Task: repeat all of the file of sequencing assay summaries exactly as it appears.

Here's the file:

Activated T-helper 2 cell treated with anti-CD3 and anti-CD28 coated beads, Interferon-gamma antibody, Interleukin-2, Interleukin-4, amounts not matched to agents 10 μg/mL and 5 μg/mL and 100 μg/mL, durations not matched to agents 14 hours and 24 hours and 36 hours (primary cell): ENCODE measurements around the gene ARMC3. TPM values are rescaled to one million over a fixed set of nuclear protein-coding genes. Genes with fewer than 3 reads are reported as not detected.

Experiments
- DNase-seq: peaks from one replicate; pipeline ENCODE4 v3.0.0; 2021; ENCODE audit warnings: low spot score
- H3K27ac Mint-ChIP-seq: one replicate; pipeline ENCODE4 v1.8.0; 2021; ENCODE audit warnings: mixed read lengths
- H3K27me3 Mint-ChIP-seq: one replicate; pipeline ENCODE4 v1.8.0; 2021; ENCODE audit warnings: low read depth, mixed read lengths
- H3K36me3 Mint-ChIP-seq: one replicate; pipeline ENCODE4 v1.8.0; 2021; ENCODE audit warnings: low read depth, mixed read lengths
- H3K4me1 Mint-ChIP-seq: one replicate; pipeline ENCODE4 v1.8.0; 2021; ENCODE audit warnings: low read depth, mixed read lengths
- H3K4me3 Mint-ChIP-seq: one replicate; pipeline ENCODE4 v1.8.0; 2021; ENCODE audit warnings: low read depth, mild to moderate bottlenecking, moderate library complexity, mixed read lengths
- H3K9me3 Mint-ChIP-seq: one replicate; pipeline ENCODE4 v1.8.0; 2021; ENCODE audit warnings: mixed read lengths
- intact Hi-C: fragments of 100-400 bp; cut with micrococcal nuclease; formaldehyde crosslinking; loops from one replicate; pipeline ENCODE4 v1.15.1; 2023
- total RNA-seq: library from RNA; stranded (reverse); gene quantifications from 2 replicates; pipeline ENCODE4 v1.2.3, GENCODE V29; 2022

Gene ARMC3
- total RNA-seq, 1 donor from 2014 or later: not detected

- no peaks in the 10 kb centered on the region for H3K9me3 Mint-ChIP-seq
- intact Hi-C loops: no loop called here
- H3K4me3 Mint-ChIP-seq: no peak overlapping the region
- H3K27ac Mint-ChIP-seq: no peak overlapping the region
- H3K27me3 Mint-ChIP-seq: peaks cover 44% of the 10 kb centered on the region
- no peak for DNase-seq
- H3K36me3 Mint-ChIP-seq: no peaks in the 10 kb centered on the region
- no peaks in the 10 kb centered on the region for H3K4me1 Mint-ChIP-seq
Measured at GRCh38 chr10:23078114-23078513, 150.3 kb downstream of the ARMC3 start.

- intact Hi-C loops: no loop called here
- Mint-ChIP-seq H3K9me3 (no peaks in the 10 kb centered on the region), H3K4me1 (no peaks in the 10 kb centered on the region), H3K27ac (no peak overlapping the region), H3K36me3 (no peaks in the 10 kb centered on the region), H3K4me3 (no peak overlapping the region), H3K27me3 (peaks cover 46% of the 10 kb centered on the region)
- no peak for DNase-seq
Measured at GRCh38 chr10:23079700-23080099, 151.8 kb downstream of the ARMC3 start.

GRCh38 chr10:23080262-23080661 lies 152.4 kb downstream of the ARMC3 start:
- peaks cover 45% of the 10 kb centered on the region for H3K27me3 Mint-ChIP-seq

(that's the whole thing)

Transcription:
Activated T-helper 2 cell treated with anti-CD3 and anti-CD28 coated beads, Interferon-gamma antibody, Interleukin-2, Interleukin-4, amounts not matched to agents 10 μg/mL and 5 μg/mL and 100 μg/mL, durations not matched to agents 14 hours and 24 hours and 36 hours (primary cell): ENCODE measurements around the gene ARMC3. TPM values are rescaled to one million over a fixed set of nuclear protein-coding genes. Genes with fewer than 3 reads are reported as not detected.

Experiments
- DNase-seq: peaks from one replicate; pipeline ENCODE4 v3.0.0; 2021; ENCODE audit warnings: low spot score
- H3K27ac Mint-ChIP-seq: one replicate; pipeline ENCODE4 v1.8.0; 2021; ENCODE audit warnings: mixed read lengths
- H3K27me3 Mint-ChIP-seq: one replicate; pipeline ENCODE4 v1.8.0; 2021; ENCODE audit warnings: low read depth, mixed read lengths
- H3K36me3 Mint-ChIP-seq: one replicate; pipeline ENCODE4 v1.8.0; 2021; ENCODE audit warnings: low read depth, mixed read lengths
- H3K4me1 Mint-ChIP-seq: one replicate; pipeline ENCODE4 v1.8.0; 2021; ENCODE audit warnings: low read depth, mixed read lengths
- H3K4me3 Mint-ChIP-seq: one replicate; pipeline ENCODE4 v1.8.0; 2021; ENCODE audit warnings: low read depth, mild to moderate bottlenecking, moderate library complexity, mixed read lengths
- H3K9me3 Mint-ChIP-seq: one replicate; pipeline ENCODE4 v1.8.0; 2021; ENCODE audit warnings: mixed read lengths
- intact Hi-C: fragments of 100-400 bp; cut with micrococcal nuclease; formaldehyde crosslinking; loops from one replicate; pipeline ENCODE4 v1.15.1; 2023
- total RNA-seq: library from RNA; stranded (reverse); gene quantifications from 2 replicates; pipeline ENCODE4 v1.2.3, GENCODE V29; 2022

Gene ARMC3
- total RNA-seq, 1 donor from 2014 or later: not detected

- no peaks in the 10 kb centered on the region for H3K9me3 Mint-ChIP-seq
- intact Hi-C loops: no loop called here
- H3K4me3 Mint-ChIP-seq: no peak overlapping the region
- H3K27ac Mint-ChIP-seq: no peak overlapping the region
- H3K27me3 Mint-ChIP-seq: peaks cover 44% of the 10 kb centered on the region
- no peak for DNase-seq
- H3K36me3 Mint-ChIP-seq: no peaks in the 10 kb centered on the region
- no peaks in the 10 kb centered on the region for H3K4me1 Mint-ChIP-seq
Measured at GRCh38 chr10:23078114-23078513, 150.3 kb downstream of the ARMC3 start.

- intact Hi-C loops: no loop called here
- Mint-ChIP-seq H3K9me3 (no peaks in the 10 kb centered on the region), H3K4me1 (no peaks in the 10 kb centered on the region), H3K27ac (no peak overlapping the region), H3K36me3 (no peaks in the 10 kb centered on the region), H3K4me3 (no peak overlapping the region), H3K27me3 (peaks cover 46% of the 10 kb centered on the region)
- no peak for DNase-seq
Measured at GRCh38 chr10:23079700-23080099, 151.8 kb downstream of the ARMC3 start.

GRCh38 chr10:23080262-23080661 lies 152.4 kb downstream of the ARMC3 start:
- peaks cover 45% of the 10 kb centered on the region for H3K27me3 Mint-ChIP-seq